Minnesota’s Economic News — W/E 10/15/21
State and local taxes and spending KSTP: State of Minnesota considering ways to cover unemployment fund debt Hometown Focus: Minnesota counties receive $36.3 million in PILT revenue Labor market KAAL…
On October 29th, the Bureau of Economic Analysis (BEA) released GDP growth estimates for the third quarter of 2020. According to the data, GDP grew at an annual rate of 33.1% in the third quarter nationally. This was credited to the continued reopening efforts that were taking place all around the country.
Recently, the BEA released estimates for state GDP growth in the third quarter. According to the new data, GDP increased in all 50 states. This again is a testament to the reopening efforts that were happening around the country after the initial lockdowns that started in March.
According to the BEA, “Healthcare and social assistance; durable goods manufacturing; and accommodation and food services were the leading contributors to the increase in real GDP nationally”. Accommodation and food services, for example, grew 344.5% nationally and was the leading contributor to GDP increases in 5 states, but also contributed to growth in all 50 states.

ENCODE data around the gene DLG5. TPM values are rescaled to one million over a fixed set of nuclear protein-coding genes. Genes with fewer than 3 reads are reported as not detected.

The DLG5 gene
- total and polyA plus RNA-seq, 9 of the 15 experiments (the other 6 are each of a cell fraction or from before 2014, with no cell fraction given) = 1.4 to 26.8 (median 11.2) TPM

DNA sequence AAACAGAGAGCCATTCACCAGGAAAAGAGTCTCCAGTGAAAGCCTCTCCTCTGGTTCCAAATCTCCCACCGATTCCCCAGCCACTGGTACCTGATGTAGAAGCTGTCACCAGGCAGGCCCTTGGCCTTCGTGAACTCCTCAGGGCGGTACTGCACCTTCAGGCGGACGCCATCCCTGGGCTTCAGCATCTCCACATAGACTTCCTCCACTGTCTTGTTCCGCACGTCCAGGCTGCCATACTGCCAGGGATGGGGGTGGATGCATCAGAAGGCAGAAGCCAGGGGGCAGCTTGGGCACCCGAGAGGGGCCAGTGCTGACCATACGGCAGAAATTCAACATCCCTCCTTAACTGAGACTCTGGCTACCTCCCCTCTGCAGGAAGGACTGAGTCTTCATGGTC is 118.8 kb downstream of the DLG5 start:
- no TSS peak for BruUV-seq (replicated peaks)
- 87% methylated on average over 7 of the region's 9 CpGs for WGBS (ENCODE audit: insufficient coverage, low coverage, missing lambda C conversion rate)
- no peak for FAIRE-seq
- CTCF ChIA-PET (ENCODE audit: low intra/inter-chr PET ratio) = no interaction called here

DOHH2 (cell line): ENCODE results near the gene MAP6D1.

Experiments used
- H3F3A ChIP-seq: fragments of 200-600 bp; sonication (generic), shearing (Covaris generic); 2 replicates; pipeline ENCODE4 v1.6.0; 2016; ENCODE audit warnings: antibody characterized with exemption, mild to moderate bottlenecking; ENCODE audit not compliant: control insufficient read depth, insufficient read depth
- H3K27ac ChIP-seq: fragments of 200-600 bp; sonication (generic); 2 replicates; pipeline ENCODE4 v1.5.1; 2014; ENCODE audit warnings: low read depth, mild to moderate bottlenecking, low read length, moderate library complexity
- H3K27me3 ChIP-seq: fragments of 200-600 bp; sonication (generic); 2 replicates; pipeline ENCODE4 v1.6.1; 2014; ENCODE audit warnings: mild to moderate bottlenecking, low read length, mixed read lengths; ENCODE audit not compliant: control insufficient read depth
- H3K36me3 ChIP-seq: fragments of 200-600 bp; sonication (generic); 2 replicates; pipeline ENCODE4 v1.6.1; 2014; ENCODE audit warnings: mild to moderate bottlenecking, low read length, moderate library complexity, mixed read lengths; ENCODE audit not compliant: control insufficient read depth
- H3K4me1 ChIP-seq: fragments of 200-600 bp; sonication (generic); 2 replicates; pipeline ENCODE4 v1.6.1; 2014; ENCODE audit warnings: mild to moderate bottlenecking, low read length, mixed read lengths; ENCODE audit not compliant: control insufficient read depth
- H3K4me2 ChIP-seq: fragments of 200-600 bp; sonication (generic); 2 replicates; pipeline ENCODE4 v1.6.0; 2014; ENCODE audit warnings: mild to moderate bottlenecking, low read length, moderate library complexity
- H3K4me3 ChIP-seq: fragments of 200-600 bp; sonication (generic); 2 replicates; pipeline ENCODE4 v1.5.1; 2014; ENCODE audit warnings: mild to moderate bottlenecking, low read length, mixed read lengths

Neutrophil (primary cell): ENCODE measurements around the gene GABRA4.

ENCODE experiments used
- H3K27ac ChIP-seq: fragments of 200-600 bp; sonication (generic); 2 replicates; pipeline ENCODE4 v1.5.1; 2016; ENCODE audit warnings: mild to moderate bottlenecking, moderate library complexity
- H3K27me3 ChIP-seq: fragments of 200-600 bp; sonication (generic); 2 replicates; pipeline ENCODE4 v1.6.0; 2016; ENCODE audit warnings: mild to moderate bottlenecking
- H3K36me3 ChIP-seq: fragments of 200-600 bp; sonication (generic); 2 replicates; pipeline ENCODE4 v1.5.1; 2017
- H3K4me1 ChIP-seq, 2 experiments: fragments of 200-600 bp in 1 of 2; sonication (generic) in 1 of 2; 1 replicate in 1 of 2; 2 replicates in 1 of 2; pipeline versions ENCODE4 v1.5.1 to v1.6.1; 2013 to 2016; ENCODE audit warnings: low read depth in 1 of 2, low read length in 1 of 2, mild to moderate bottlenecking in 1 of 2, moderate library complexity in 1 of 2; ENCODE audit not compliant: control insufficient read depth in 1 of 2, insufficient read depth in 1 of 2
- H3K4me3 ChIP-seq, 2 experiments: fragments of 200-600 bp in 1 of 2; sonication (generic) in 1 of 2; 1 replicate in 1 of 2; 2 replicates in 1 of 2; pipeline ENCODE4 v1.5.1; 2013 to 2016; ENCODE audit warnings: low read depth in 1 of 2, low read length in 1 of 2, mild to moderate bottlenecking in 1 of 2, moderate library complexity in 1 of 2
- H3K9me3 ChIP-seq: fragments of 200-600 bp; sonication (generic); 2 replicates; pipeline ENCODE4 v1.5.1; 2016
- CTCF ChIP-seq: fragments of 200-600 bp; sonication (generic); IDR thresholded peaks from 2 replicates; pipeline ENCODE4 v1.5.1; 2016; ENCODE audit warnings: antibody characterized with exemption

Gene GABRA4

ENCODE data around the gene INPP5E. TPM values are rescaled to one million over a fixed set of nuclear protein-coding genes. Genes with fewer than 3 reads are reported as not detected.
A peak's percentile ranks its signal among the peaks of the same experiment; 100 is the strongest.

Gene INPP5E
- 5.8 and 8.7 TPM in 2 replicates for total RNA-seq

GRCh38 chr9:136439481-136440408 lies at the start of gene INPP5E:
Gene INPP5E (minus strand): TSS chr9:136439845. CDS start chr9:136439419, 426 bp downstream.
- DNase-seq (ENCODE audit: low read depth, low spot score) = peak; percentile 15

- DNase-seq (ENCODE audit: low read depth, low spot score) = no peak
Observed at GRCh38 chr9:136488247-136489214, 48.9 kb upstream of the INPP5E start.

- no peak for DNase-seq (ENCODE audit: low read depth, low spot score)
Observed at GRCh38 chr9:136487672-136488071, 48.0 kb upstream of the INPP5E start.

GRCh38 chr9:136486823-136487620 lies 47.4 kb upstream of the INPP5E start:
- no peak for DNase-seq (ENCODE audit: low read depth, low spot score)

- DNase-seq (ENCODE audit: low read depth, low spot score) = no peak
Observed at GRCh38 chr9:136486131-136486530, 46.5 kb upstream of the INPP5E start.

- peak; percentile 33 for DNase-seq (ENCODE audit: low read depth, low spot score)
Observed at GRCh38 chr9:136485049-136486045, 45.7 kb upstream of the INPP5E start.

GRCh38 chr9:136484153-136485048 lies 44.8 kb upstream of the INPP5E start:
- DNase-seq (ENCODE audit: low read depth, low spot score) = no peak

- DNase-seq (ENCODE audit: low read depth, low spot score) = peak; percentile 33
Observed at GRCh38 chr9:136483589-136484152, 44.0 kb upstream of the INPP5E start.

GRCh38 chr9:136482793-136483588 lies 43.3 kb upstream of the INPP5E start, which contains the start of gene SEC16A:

In the third quarter, Minnesota grew at 36.3%, slightly higher than the national average. In this period, we saw Governor Walz lift restrictions on the leisure and hospitality industry, albeit with some restrictive rules.
As I wrote before,
What this new data shows, more than anything else, is the fact that it is the shutdowns that have had the biggest threat to the economy, not the virus itself. It is no coincidence that the economy is growing just after states have eased their restrictions on businesses and individuals. It is safe to say that if states can steer away from imposing the draconian shutdowns that characterized the second quarter, there should not be too much worry about the economy veering off its course of recovery.
With the current restrictions, Minnesotans should be concerned about the future of the state’s recovery. Covid-19 restrictions have been the big killer of jobs and businesses, and they have done nothing for Minnesota’s recovery.